No surprise that Cryptokitties is first with ~3,500 incoming transactions in the last 24 hours. But who is next? HyperDragons, something called StaryFox, Fishbank and CryptoBots follow with hundreds of transactions each 🤔.

You can click into the results and view metadata about each address, like what contract standards they implement and the contract name and symbol.

Using aggregations we can also rank types of contracts by transaction volume. Here’s an example that compares volume over the last 24 hours between the updated ERC 721 standard and contracts that still implement the original version: https://parr.io/editor/b4830d753dfb9298621cc866367b54dcf1c99a65.

Or how about overall volume between ERC20 tokens, crowdsales, and non-fungible tokens: https://parr.io/editor/085b30307e338601fcd5d13db53a00378dcd62f4? The majority of volume is sent to ERC20 tokens—nice to see utility tokens getting used, right?

Discovery

I think one of the most exciting features of the Ethereum ecosystem is that activity and (some) data are public. We hope to see Parr used to identify promising protocols or token models based on their public usage data before they are broadly marketed. And we could even deploy Parr on test networks to spot products before they are live on mainnet!

Smart contract code is another source for discovery. But smart contract code and Application Binary Interfaces (ABIs) aren’t by default shared with the community. Products like Etherscan that encourage the sharing of code are helpful, but they still require extra work from development teams.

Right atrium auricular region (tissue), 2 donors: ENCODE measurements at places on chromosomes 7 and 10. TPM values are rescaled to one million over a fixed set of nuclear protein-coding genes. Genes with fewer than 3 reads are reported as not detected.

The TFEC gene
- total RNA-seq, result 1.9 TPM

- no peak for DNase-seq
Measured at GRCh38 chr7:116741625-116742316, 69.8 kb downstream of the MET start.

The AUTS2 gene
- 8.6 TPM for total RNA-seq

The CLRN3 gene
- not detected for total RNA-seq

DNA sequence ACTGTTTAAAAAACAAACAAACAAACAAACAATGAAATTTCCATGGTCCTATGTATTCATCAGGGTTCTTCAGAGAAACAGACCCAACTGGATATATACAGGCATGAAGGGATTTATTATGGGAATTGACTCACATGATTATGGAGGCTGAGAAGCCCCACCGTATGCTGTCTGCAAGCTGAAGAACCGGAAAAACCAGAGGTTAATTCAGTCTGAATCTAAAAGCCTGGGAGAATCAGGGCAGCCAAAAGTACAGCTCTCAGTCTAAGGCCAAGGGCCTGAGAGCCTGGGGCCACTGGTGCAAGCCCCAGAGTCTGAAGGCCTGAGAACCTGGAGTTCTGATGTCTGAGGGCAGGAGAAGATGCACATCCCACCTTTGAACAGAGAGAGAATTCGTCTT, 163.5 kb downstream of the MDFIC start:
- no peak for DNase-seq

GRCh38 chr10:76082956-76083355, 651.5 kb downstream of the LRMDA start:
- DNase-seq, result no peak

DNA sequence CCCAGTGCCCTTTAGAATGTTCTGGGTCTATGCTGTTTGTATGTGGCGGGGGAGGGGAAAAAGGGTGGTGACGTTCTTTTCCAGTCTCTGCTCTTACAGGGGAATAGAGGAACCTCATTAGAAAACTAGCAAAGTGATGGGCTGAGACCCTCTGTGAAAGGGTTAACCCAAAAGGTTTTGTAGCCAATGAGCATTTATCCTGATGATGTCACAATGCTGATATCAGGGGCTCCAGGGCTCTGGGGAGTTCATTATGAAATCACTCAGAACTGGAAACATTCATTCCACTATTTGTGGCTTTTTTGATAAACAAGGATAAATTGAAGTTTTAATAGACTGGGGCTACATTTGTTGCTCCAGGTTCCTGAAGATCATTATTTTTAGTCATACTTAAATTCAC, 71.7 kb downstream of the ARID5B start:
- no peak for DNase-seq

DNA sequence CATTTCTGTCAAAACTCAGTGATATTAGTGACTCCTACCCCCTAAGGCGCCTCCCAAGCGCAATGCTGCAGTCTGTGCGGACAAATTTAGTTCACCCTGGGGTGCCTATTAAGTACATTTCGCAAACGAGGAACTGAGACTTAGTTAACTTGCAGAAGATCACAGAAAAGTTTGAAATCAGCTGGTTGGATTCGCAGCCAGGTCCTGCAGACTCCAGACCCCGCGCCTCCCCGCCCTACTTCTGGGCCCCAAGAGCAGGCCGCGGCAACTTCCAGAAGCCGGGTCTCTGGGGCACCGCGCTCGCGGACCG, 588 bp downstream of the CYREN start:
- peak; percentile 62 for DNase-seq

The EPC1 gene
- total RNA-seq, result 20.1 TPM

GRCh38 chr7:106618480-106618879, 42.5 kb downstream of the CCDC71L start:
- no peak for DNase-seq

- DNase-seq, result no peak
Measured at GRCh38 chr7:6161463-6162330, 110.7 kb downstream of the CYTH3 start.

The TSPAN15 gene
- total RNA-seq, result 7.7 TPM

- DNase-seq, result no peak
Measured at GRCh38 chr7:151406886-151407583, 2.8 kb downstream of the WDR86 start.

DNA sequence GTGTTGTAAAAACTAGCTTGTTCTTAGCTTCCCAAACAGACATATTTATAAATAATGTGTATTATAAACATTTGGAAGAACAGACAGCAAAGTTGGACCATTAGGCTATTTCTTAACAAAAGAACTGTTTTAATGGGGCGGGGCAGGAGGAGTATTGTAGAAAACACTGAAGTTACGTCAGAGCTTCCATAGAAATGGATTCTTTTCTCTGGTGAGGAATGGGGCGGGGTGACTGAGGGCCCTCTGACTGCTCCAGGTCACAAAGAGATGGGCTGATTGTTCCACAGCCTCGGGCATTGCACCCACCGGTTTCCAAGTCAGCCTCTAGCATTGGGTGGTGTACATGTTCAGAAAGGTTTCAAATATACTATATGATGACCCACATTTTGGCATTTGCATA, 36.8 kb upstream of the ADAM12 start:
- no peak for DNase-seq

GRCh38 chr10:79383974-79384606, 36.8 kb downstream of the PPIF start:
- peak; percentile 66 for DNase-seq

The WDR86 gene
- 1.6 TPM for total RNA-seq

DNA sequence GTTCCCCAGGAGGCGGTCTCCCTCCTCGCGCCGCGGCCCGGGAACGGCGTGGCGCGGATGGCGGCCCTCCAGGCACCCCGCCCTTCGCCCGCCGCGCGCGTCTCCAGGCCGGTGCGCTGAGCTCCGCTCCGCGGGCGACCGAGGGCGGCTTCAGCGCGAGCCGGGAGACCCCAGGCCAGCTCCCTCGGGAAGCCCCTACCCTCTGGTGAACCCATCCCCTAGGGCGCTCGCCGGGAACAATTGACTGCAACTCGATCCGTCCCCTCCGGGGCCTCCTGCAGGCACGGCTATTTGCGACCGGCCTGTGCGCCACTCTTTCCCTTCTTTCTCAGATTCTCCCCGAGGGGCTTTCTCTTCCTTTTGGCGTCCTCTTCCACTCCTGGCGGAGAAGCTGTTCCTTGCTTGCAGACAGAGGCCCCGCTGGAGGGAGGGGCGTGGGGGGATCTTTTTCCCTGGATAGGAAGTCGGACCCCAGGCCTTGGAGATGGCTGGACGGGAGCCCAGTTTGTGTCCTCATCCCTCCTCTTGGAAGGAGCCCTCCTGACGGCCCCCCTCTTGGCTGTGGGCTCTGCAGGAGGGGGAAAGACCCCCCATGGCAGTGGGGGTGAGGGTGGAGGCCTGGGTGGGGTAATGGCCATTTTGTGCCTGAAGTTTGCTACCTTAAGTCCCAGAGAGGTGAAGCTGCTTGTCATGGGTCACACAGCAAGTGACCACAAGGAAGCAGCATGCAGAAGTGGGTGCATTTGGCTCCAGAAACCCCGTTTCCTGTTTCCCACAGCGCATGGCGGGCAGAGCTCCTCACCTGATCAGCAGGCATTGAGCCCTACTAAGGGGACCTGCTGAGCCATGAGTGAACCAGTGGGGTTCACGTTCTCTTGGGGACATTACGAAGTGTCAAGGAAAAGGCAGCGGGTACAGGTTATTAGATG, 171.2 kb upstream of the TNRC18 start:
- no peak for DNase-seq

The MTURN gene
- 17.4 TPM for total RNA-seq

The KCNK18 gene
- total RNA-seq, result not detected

With Parr, we’ve found a way to analyze smart contract code by comparing the bytecode at Ethereum addresses with a collection of generic ABIs. Because so many developers use previously audited and standardized code, often from OpenZeppelin, we’re able to identify standard tokens, non-fungible tokens, or crowdsales just from their bytecode.

Not only do we analyze bytecode at index time, we also make the bytecode itself searchable. So users can search for addresses that implement their own ABIs — or just specific methods. For instance, the assetsOf method was a feature of the ERC821 standard. Here are all addresses that implement that method: https://parr.io/editor/7cbb0cf20900fb338f96e87a2761a466ca30573b.

Just supply the implements_abi endpoint with a custom ABI, and Parr searches the bytecode at every Ethereum address for instances of that ABI!

Future work

As mentioned above, Parr is still incomplete in many ways. We’re hoping that by sharing our progress others are encouraged to get involved and give feedback.

We have a bunch of ideas for future versions of Parr — like dashboards for specific endpoints or a notifications system that emails you when certain criteria is met. But we’re most excited about hearing new ideas and applications we haven’t imagined.

Don’t hesitate to comment on this post or reach out to any of us on twitter: @trembleice, @grahamkaemmer, or @pfletcherhill.

If you’re interested in digging into the code, we’ve open-sourced it all on Github: